Data Requirements for Inference of Iconic and Linguistic Models

Henry S. BAIRD and Kris POPAT

Xerox PARC, 3333 Coyote Hill Rd, Palo Alto, CA 94304 USA

Our research group is involved in the exploration of methods for
document recognition, compression, and retrieval which achieve high
performance by reliance on explicitly stated, detailed models of
aspects of the target document, whether iconic (known typefaces
& image degradations) or symbolic (linguistic and pragmatic
contextual constraints). Some of these models are probabilistic and
have many free parameters that must be estimated on the basis of
sparse example data. We possess methods [K93] for the semi-automatic
inference of iconic models of machine-printed symbols in any typeface.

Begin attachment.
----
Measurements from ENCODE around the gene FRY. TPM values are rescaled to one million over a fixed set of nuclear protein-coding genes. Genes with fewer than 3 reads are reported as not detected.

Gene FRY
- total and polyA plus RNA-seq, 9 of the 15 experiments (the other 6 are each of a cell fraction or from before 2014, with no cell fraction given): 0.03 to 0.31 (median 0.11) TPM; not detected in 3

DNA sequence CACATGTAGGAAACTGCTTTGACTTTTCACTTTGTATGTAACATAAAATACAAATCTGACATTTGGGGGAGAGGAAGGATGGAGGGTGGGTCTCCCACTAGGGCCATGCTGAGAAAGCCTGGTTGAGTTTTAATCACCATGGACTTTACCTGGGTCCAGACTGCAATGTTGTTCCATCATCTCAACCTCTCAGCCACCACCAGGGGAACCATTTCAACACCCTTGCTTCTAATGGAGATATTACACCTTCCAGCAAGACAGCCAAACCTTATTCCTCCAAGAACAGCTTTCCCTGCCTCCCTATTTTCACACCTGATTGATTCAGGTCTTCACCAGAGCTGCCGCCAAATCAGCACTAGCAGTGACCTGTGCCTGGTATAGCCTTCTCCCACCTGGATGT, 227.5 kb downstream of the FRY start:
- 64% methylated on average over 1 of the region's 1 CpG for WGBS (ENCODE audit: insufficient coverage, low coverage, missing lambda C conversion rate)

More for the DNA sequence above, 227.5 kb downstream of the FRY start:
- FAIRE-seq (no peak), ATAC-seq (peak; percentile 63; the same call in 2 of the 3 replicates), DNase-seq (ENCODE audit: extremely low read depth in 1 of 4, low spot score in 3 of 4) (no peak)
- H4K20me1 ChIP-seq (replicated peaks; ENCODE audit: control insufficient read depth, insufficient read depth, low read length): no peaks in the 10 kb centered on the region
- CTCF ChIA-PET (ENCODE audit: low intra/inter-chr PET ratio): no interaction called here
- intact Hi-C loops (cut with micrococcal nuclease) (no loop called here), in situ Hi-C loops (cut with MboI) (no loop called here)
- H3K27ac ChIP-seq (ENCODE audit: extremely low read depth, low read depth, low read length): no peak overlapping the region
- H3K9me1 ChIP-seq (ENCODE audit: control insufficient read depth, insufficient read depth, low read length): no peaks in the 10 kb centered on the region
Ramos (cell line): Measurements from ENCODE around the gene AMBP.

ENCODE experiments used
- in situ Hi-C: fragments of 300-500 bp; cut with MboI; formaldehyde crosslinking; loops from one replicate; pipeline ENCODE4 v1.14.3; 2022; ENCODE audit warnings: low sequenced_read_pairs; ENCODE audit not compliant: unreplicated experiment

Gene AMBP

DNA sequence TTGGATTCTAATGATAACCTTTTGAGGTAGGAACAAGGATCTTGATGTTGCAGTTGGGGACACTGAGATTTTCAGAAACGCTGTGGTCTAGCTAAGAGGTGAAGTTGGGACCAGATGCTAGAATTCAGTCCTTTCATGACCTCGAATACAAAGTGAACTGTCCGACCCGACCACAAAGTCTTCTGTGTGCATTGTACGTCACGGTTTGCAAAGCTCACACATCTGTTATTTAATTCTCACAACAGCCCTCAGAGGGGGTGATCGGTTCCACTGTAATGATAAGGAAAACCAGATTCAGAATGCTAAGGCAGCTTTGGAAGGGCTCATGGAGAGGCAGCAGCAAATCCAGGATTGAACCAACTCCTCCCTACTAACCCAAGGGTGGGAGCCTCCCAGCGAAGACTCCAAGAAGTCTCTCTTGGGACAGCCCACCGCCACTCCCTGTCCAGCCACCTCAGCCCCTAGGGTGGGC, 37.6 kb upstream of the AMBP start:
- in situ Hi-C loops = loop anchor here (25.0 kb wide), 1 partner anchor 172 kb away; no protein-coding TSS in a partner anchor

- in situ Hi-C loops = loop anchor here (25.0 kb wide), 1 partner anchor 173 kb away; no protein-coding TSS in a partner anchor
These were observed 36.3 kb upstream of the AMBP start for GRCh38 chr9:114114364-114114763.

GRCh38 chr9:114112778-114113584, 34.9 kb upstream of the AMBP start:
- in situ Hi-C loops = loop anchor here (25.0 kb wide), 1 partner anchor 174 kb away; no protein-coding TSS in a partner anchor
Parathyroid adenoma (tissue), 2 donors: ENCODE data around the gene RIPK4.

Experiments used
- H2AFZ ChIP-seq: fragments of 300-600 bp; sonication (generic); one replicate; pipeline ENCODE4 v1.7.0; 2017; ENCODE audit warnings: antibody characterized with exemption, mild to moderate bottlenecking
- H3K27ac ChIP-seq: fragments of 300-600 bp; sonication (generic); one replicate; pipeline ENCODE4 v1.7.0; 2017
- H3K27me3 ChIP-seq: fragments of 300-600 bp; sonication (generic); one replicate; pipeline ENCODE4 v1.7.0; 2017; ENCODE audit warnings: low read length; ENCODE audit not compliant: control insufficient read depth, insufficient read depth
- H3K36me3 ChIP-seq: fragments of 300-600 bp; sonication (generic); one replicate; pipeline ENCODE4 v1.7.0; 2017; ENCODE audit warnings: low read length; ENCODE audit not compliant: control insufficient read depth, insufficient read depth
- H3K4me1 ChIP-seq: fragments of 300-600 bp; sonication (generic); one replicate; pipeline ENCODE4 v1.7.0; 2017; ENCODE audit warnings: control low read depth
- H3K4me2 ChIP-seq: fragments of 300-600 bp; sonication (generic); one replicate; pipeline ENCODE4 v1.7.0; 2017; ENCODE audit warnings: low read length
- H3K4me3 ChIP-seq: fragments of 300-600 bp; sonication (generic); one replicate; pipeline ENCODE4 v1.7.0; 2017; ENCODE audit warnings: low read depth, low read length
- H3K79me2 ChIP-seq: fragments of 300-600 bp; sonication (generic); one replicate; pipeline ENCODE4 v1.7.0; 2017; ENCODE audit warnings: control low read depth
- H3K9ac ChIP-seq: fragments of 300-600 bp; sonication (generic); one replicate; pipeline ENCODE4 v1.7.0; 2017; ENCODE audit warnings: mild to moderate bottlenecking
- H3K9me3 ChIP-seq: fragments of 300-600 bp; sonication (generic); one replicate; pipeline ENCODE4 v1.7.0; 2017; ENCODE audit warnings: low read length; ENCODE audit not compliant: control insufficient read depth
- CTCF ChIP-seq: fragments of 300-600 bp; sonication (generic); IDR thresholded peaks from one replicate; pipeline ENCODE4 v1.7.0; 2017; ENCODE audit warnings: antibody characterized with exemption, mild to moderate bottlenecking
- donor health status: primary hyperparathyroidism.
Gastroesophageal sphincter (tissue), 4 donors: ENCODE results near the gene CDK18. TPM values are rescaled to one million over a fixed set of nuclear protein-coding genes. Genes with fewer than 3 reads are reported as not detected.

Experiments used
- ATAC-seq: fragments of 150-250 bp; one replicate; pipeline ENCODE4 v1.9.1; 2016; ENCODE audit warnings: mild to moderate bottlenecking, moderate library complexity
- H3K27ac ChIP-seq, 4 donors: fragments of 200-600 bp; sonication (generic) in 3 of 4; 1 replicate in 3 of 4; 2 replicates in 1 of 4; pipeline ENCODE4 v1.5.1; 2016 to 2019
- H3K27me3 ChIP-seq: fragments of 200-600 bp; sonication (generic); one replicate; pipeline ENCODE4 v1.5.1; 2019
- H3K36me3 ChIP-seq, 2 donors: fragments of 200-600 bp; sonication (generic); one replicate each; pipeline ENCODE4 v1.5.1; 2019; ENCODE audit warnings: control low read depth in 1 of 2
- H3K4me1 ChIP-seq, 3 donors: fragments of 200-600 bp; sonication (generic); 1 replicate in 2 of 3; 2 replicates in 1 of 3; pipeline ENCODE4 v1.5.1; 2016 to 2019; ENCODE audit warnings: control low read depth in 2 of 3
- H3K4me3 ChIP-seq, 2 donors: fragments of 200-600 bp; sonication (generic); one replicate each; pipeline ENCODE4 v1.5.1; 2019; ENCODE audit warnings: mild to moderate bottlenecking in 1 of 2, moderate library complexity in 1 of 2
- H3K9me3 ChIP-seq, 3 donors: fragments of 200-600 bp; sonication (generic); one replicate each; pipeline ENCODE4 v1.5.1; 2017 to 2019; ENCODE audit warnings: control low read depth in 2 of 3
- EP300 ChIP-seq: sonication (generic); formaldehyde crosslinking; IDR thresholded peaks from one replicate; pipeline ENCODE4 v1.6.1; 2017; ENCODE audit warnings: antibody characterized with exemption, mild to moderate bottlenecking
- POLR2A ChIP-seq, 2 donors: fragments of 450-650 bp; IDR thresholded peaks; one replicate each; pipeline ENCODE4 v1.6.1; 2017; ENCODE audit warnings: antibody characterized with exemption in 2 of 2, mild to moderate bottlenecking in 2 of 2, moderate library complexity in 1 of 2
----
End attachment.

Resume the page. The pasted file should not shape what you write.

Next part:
It is an open question how much ground-truthed input must be provided
to make this inference usefully converge, especially for scripts with
large symbol sets. We are presently investigating methods for inferring
shallow statistical models of language: specifically, character and
word n-gram Markov models. Here, even for small scripts and low-order
character models, training data is often dauntingly sparse, and smoothing
methods, which may be language dependent, play an important role. It
may be possible [S98] to infer critical parameters of image degradation
models from images of text in documents, without special test targets:
but even if possible it will depend on character shapes specific to
the script.
We wish to attend the workshop in order to discuss these and related
issues with similarly interested researchers. We are open to the
possibility of contributing or bartering ground-truthed data sets.

[K93] G. Kopec, ``Least-squares Font Metric Estimation from Images,''
IEEE Trans. on Image Processing, vol. 2 no. 4, pp. 510-519,
Oct. 1993.

[S98] E. H. Barney Smith, ``Optical Scanner Characterization Methods
using Bilevel Scans,'' Ph.D. dissertation, Dept. ECSE,
Rennselaer Polytechnica Instutute, Troy, NY, December, 1998.